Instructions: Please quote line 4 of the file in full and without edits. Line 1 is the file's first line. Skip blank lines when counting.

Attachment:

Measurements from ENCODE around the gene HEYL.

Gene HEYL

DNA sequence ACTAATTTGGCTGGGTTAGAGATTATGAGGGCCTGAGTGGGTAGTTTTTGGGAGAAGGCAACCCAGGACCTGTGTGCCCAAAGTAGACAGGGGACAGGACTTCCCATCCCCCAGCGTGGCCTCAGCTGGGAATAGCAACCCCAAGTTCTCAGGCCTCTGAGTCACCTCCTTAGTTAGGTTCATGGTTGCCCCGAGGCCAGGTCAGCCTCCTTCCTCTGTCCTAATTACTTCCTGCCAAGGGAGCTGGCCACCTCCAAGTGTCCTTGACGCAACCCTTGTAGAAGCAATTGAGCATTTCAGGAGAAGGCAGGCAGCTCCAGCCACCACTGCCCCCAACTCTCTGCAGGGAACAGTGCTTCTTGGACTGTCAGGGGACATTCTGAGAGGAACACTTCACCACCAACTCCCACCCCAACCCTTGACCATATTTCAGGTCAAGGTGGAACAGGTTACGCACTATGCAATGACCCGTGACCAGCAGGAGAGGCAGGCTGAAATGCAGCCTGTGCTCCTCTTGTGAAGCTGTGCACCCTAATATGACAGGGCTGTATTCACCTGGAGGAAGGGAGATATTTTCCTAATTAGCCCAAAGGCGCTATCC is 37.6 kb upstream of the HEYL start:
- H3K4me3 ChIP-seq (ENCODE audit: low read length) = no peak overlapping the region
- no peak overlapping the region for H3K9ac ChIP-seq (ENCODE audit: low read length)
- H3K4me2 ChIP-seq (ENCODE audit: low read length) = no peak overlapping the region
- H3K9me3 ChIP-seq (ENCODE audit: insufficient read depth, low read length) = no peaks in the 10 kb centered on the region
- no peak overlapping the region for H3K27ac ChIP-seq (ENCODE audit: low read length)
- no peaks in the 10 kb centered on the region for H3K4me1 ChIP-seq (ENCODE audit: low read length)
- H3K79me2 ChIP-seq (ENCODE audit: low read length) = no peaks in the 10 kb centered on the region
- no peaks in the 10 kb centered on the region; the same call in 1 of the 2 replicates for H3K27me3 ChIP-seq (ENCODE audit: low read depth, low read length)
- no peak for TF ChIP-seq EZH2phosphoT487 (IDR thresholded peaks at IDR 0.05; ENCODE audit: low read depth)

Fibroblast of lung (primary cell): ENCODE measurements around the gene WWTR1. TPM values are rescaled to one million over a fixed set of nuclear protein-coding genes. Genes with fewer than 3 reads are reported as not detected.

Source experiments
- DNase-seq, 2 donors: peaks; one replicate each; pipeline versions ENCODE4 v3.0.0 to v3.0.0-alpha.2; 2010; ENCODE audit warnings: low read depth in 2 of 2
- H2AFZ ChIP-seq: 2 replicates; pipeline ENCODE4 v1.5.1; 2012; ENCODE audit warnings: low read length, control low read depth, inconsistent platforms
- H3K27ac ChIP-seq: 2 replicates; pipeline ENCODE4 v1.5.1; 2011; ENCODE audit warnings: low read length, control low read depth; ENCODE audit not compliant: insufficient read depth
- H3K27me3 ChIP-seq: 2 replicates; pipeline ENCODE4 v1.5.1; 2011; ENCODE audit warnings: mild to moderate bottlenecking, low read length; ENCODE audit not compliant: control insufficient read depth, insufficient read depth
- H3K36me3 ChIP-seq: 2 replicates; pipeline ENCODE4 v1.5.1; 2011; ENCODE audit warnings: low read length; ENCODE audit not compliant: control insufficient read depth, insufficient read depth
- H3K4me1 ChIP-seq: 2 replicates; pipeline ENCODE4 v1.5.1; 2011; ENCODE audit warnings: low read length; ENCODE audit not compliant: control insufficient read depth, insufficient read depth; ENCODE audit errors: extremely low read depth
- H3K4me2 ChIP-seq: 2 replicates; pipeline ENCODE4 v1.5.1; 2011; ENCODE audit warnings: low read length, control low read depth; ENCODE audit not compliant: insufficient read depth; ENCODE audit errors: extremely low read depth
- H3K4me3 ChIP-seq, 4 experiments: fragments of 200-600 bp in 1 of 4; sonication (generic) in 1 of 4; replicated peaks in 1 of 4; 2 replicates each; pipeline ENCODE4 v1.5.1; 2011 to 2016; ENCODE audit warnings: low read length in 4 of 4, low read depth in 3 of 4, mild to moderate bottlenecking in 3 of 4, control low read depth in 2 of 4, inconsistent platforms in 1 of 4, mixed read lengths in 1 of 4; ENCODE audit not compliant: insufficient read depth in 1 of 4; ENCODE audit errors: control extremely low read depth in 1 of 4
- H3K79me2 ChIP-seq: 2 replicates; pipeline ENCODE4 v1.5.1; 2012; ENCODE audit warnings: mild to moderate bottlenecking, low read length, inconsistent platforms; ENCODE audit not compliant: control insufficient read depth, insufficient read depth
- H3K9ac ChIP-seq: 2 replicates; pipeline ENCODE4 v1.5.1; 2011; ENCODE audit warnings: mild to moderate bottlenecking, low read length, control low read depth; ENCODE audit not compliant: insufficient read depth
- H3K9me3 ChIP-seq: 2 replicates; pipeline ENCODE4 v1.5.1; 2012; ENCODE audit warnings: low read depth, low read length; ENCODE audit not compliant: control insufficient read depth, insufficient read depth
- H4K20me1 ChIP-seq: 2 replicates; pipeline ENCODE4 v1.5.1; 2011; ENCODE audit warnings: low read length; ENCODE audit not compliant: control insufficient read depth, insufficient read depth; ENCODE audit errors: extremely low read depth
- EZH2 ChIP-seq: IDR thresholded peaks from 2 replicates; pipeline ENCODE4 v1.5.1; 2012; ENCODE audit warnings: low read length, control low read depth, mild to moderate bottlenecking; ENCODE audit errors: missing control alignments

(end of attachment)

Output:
- H3K4me3 ChIP-seq (ENCODE audit: low read length) = no peak overlapping the region